Avolon Increased Income by 438% in 2022

Avolon reported that in 2022 it increased revenue by 9% year over year to $2.337 billion and adjusted net income by 438% to $253 million, excluding impacts in Russia. The company also achieved a 35% increase in operating cash flow to $1.2 billion, exceeding the full-year cash flow it generated in 2019 prior to the onset of the COVID-19 pandemic.

At year end, Avolon had total available liquidity of $5.6 billion, including $655 million of unrestricted cash and $4.9 billion of undrawn debt facilities. During 2022, the company upsized its unsecured revolving facility to $4.6 billion, bringing its total revolving debt capacity to more than $6 billion by the end of the year. The company also raised $2.2 billion in new debt, including its inaugural JOLCO financing, and ended the year with net debt to equity of 2.3 times, a secured debt to total assets ratio of 22% and approximately $16 billion of unencumbered assets.

In terms of performance, Avolon had an owned and managed fleet of 576 aircraft at the end of 2022, as well as total orders and commitments for 258 aircraft. In 2022, the company executed 237 lease transactions, including new aircraft leases, follow-on leases and lease extensions. The company also delivered 35 new aircraft, transitioned 35 aircraft to 27 customers, sold 36 aircraft and added 10 new customers, ending the year with 146 airline customers operating in 63 countries.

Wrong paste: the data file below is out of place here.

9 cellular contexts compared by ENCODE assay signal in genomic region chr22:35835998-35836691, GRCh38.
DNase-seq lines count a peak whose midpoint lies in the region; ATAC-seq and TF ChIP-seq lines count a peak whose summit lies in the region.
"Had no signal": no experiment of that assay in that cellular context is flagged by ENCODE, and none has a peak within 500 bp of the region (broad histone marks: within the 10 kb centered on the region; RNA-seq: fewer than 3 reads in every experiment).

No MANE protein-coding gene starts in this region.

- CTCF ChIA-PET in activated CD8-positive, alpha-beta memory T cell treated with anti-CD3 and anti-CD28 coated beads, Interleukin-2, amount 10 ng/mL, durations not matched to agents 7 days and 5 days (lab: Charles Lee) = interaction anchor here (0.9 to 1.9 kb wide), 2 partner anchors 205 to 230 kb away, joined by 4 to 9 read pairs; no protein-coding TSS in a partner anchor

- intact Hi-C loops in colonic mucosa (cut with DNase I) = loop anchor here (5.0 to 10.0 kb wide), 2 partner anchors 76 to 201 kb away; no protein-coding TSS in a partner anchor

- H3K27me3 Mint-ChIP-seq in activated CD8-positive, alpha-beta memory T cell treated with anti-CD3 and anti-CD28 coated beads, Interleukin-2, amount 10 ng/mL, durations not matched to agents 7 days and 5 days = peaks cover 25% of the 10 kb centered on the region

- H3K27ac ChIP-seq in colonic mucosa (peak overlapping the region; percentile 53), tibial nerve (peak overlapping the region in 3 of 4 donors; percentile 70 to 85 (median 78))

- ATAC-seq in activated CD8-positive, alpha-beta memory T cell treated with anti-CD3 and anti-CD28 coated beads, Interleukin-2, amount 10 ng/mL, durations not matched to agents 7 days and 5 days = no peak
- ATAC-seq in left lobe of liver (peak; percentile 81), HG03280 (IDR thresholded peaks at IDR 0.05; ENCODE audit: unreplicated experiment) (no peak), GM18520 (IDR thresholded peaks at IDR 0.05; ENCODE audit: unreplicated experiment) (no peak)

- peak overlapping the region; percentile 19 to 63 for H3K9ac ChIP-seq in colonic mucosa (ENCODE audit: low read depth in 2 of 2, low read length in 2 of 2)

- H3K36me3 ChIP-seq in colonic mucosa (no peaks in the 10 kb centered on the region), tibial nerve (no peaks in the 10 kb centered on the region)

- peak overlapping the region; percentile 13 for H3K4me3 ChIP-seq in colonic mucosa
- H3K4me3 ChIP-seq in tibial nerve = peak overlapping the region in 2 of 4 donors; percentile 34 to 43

Additionally, during 2022, Avolon agreed to a transaction with Malaysia Airlines for the financing of 20 A330-900neo aircraft valued at more than $2 billion, delivered its first A330 to IAI for conversion to dedicated freighter operations, received its inaugural ESG rating from Sustainalytics, with a score of 16.0 placing it in the the ‘low risk’ category and the top 5% of its industry grouping. The company also fully placed an order for 500 Vertical Aerospace eVTOLs.

“Momentum in global aviation continued throughout 2022 and we worked closely with our customers to support their demand for aircraft,” Andy Cronin, CEO of Avolon, said. “Our financial performance was strong, with a five-fold increase in adjusted net income and 9% growth in lease revenue. Operating cash flow was 35% higher than 2021 and also ahead of our pre-pandemic cashflow in 2019. A non-cash impairment charge on aircraft in Russia impacted our reported performance, but the underlying financial strength of our business is clear.

“The outlook for 2023 is positive, and we expect the reopening in China will be the catalyst to drive global traffic to pre-pandemic levels by June. Increasing demand for aircraft to service strong passenger demand, combined with a shortage of new aircraft, is putting upward pressure on lease rates and is positive for long-term residual aircraft values. Avolon’s low leverage, high levels of liquidity and our order book of new technology, fuel-efficient aircraft position us well to take advantage of attractive opportunities to deploy capital in the year ahead.”

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